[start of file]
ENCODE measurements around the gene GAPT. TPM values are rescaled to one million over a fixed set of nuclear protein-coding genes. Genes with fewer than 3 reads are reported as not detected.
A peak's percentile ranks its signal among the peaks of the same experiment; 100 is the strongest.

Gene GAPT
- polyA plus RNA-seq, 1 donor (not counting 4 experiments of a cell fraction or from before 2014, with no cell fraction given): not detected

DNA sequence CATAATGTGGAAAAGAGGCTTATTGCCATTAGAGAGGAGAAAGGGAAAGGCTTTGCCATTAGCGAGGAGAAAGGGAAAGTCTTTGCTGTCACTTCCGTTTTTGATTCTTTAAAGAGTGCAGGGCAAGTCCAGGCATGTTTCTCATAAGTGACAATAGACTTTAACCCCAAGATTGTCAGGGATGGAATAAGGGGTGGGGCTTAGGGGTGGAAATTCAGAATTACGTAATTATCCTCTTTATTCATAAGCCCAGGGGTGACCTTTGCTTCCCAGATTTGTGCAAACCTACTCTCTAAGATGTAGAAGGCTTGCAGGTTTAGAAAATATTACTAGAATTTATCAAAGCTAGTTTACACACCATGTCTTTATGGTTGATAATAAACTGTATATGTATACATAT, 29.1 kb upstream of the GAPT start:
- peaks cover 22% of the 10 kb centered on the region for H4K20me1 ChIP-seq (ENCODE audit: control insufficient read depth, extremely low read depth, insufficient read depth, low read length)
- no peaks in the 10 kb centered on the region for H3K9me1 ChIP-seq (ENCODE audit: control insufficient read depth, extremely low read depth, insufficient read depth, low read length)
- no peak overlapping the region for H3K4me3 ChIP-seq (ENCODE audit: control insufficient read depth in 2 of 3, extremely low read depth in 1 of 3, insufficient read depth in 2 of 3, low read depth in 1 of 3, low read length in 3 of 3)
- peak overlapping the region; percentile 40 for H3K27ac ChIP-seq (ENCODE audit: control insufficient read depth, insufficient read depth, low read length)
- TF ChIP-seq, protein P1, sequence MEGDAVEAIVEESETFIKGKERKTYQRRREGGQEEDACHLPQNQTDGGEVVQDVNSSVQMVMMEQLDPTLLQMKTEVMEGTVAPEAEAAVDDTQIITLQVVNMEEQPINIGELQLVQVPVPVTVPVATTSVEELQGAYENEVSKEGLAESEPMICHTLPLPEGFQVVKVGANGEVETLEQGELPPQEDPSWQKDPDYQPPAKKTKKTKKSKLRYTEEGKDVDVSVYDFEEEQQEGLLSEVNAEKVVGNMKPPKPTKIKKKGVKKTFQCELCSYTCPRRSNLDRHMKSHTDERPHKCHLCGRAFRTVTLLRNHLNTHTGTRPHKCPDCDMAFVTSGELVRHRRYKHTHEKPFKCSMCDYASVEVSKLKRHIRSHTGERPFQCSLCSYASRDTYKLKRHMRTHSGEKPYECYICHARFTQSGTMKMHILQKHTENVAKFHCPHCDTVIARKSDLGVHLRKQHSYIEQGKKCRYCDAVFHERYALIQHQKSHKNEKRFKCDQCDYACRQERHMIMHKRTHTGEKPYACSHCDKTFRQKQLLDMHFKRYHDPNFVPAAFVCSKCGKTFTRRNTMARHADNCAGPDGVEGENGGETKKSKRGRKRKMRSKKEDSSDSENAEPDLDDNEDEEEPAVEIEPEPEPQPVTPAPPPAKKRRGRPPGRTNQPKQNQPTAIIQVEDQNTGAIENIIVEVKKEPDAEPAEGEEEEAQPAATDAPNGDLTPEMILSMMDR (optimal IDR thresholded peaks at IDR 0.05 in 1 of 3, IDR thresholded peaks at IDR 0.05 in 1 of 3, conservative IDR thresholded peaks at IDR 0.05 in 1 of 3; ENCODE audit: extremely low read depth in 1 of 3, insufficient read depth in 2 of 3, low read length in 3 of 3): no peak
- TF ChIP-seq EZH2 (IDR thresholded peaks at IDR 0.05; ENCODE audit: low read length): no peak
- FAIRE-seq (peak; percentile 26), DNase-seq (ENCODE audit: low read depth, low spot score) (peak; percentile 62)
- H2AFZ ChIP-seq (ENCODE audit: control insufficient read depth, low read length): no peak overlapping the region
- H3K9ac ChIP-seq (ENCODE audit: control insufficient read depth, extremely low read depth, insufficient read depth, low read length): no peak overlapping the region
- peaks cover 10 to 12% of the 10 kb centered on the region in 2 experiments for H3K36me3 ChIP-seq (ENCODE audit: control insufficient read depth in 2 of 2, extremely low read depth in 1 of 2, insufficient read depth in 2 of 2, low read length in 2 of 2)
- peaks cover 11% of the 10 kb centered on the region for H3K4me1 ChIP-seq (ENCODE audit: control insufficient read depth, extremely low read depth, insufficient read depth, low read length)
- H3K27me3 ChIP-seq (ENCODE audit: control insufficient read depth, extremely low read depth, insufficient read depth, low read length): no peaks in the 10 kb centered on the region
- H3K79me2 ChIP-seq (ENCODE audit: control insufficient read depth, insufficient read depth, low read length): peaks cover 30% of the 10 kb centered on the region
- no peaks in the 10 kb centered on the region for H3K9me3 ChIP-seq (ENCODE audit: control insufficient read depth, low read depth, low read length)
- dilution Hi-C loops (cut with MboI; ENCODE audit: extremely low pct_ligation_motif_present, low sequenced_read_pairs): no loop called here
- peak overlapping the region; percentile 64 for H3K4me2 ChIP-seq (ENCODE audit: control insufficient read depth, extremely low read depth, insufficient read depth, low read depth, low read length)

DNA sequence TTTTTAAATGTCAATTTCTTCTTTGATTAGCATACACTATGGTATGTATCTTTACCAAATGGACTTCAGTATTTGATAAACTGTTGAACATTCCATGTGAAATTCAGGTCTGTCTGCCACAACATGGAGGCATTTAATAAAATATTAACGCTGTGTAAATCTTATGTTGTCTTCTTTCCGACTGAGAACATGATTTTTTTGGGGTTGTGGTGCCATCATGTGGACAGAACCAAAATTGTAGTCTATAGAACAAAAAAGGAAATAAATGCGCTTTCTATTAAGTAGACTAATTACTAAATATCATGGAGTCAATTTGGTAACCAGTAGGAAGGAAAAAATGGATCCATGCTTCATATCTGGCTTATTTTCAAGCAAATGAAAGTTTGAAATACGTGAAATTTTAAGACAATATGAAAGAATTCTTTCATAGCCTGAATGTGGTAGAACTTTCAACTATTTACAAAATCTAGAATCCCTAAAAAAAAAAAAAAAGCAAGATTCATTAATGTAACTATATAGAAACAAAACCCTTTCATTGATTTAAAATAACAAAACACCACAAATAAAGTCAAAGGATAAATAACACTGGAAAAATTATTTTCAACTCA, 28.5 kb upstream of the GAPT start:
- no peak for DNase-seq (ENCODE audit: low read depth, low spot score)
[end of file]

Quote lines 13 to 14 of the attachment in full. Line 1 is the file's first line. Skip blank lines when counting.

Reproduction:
- H2AFZ ChIP-seq (ENCODE audit: control insufficient read depth, low read length): no peak overlapping the region
- H3K9ac ChIP-seq (ENCODE audit: control insufficient read depth, extremely low read depth, insufficient read depth, low read length): no peak overlapping the region